Halfway through the dinner, I excused myself and pretended to go to the bathroom. I stopped to inform Jonathan that it was Katie’s birthday. He asked if I’d like him to bring a dessert with a candle and I told him that would be perfect. The choices were cheesecake or banana bread pudding. I was leaning toward the cheesecake as I’m pretty sure I know my wife and thought that’d be a safe bet. Just then, the chef walked by and interjected. He told me that the banana bread pudding is amazing. I’m not a fan of bananas in general, let alone banana bread pudding (insert the old lipstick on a pig comment here). I wasn’t sure even Katie would like banana bread pudding, regardless of how it’s prepared. But after a ringing endorsement from the chef himself, how can you even consider cheesecake? I told the chef to slap some Lancôme L’Absolu Rouge on that porker and let’s do it…not in so many words. 

For 10 minutes I asked Katie questions about dessert, lightly placing feelers out there to get some feedback on that bread pudding. I was playful in my probing. I would intentionally mispronounce “ganache” as Gah-Na-Chee. But Katie presented her case time and time again, bashing bread pudding, calling it disgusting (it is) and how no one would order it (they wouldn’t). My overall read made it very clear Katie wasn’t going to be too pleased when this banana bread pudding arrived.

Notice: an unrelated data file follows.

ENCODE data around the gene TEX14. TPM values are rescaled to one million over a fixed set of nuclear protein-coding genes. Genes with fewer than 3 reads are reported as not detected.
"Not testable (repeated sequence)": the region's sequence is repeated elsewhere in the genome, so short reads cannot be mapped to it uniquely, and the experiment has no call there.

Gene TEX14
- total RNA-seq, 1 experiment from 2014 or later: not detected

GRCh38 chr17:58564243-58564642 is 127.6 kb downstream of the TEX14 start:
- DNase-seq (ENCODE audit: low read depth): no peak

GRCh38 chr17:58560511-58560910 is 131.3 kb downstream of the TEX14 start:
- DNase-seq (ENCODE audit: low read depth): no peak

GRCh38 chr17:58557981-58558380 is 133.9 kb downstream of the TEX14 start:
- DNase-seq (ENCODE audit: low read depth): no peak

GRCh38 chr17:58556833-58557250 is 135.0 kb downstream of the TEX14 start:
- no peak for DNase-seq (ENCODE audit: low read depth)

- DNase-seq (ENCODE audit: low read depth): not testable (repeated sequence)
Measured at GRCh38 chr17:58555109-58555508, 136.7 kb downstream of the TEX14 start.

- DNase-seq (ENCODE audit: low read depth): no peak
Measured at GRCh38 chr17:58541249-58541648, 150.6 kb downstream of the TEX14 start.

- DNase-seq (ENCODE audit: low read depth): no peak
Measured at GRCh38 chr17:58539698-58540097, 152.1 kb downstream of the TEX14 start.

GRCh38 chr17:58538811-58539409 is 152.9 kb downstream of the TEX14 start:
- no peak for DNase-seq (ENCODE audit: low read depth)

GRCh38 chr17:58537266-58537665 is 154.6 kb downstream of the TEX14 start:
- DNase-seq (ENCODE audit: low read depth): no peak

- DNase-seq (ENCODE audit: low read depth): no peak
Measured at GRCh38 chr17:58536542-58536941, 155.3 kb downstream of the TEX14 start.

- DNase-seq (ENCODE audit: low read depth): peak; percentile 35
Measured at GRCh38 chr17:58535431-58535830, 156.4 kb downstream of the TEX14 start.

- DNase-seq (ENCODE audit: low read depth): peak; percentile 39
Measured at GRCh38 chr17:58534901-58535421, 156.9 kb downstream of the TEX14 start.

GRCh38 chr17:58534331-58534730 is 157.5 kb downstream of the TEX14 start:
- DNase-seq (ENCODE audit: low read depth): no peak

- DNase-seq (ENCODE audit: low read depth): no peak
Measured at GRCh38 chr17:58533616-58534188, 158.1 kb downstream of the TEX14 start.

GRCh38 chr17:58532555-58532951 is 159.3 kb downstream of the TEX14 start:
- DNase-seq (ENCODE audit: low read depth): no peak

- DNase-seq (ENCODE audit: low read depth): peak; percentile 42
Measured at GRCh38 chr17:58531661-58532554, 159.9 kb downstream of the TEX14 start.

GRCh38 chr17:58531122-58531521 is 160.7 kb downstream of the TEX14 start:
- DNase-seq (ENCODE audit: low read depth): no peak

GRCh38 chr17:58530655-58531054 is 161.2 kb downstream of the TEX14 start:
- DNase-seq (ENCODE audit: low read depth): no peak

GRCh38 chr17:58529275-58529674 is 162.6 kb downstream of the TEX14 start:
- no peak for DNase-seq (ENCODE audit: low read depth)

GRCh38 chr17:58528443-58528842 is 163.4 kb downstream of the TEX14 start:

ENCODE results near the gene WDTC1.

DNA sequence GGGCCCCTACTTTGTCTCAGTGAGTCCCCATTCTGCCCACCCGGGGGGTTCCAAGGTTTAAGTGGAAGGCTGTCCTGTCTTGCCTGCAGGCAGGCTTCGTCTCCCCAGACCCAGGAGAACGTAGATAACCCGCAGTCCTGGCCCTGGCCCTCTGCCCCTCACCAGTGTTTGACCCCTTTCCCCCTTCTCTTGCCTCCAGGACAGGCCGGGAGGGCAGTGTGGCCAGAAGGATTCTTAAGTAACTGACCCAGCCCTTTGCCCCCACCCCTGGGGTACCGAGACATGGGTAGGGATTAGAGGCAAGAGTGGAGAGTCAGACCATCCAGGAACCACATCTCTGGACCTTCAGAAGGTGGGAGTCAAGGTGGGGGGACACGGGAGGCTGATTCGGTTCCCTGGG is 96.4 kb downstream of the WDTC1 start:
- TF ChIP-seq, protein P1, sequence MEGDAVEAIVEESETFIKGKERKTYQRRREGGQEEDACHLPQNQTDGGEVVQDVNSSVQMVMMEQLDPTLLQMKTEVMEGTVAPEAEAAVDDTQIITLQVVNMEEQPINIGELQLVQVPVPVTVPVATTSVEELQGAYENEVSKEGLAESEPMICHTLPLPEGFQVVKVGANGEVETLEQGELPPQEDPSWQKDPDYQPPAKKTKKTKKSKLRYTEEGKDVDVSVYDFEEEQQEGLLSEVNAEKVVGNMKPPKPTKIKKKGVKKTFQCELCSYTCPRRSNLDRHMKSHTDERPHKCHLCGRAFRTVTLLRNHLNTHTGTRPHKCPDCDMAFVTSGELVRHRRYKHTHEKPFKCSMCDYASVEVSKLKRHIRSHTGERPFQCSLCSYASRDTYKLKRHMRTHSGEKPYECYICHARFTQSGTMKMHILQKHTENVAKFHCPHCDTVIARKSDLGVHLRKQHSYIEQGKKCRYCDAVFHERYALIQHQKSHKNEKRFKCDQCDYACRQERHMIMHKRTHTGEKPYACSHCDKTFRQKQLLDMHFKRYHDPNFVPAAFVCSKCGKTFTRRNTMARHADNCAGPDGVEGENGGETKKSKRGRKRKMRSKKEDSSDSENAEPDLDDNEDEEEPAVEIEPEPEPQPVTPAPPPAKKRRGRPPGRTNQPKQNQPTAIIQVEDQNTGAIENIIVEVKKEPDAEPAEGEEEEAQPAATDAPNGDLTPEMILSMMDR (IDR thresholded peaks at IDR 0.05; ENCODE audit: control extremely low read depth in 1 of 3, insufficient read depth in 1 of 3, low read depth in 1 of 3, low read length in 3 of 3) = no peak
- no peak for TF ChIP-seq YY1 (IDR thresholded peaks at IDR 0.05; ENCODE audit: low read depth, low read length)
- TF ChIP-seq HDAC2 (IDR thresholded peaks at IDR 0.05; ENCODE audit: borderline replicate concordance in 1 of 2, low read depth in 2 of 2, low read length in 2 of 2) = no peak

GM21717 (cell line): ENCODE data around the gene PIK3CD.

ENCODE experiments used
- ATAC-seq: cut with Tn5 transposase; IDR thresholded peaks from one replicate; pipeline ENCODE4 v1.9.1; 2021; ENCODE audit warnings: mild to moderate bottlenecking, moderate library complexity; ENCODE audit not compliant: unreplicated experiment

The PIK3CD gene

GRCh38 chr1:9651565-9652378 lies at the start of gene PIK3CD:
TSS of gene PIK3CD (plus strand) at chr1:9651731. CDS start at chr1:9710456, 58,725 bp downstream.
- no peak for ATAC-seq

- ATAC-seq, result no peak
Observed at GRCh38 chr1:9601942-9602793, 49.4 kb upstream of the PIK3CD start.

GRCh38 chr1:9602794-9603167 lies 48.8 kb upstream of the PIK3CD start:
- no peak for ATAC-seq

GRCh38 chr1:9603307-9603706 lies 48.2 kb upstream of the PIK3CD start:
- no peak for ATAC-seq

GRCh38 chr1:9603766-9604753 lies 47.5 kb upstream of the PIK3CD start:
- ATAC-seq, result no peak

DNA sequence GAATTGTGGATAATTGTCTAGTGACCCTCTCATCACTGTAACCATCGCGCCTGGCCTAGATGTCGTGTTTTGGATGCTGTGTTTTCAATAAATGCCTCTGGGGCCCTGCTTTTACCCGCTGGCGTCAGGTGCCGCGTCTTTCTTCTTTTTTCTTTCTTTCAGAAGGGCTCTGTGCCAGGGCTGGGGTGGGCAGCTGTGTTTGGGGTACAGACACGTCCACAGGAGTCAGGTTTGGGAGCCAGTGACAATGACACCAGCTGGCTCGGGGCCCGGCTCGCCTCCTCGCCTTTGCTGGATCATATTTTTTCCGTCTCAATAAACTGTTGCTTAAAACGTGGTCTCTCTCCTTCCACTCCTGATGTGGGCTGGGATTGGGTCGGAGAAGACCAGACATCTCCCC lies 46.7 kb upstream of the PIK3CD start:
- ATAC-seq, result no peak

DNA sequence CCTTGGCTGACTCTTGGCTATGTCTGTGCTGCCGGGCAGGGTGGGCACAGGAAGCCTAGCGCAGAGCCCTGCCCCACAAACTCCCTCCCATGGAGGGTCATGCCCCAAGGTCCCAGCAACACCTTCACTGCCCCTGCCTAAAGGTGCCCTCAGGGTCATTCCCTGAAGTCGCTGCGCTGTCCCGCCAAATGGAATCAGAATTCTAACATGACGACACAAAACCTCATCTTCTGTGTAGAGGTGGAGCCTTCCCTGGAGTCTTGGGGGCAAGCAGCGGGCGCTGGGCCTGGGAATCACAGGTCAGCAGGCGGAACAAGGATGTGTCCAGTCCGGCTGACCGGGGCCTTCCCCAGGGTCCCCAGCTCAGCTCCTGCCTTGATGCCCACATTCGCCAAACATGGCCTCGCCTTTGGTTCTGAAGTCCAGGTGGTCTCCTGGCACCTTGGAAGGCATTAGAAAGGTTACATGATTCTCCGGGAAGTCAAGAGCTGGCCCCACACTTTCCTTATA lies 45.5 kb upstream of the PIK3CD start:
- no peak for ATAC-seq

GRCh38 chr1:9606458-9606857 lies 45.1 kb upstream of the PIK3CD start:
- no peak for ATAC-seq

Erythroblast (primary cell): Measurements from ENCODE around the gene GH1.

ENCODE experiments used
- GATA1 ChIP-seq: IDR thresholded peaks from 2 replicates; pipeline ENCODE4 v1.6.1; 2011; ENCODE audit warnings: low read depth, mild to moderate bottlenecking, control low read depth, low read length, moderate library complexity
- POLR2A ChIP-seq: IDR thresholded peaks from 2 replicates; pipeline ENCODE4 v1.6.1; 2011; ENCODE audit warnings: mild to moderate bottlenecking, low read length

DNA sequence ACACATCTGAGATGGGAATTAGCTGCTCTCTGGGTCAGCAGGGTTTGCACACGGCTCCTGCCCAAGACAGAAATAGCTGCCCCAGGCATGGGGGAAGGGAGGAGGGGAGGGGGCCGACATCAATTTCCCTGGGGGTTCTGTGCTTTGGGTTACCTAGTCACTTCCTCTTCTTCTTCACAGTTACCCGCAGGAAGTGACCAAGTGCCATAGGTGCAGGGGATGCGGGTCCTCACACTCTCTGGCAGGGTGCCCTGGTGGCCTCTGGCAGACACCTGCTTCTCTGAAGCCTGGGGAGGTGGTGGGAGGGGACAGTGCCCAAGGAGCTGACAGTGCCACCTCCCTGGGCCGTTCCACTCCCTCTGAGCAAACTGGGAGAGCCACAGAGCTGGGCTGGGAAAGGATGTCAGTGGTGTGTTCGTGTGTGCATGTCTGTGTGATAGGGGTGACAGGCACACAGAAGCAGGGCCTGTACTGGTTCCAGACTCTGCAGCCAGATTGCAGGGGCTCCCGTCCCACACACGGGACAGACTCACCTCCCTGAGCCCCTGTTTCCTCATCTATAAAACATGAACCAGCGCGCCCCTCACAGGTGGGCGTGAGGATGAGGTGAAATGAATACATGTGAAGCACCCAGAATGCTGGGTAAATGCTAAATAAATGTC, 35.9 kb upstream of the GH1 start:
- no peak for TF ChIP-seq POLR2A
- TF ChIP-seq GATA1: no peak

I looked for Jonathan, like a lost child looks for a parent at the mall. I tried not to draw too much attention. I needed to notifyJonathan to abort Operation: Banana Gah-Na-Chee, but it was too late! Jonathan was coming to the table. I wanted to run to him and say, The chef fucked us! This is going to be a disaster! We’re talking Chernobyl! Abort! Abort, goddamn it! She’ll kill us both, you fool!” I imagined the plate hitting the table and the look on Katie’s face, riddled with disappointment. Another year ruined by my inability to make the correct executive decisions. Katie wasn’t going to be the only person disappointed. 

In reality, the unwanted, though well prepared, dessert arrived,and it might as well have been a dog turd with a candle on a silver platter. I could read Katie’s face as it landed. The face said, “Oh, that’s why you talked about banana bread pudding for so long. I feel a little silly after everything I said. But I still don’t want it. We looked at each other and started laughing. All the cogs fell into place and it became clear to Katie what was up with the incessant questions about this fucking banana breadpudding. The situation became funnier by the minute!

I thought to myself “Strike Two. See ya next year.” But Katieawarded me partial credit and said that my intentions were good. And the way it all unfolded made for a good story and a laugh. 

Strike that strike! We’re still in the game!

When we got home, Katie picked out a movie she wanted to watch, and we camped on the couch. Before the movie started, I pointed at her and said, “Hey, remember that time you were totally awful at your own birthday and ruined dessert? That was hilarious!” Then started laughing. 

Strike Three. Try again in 2020. As the French would say “Merde!”

Should’ve gone with the cheesecake.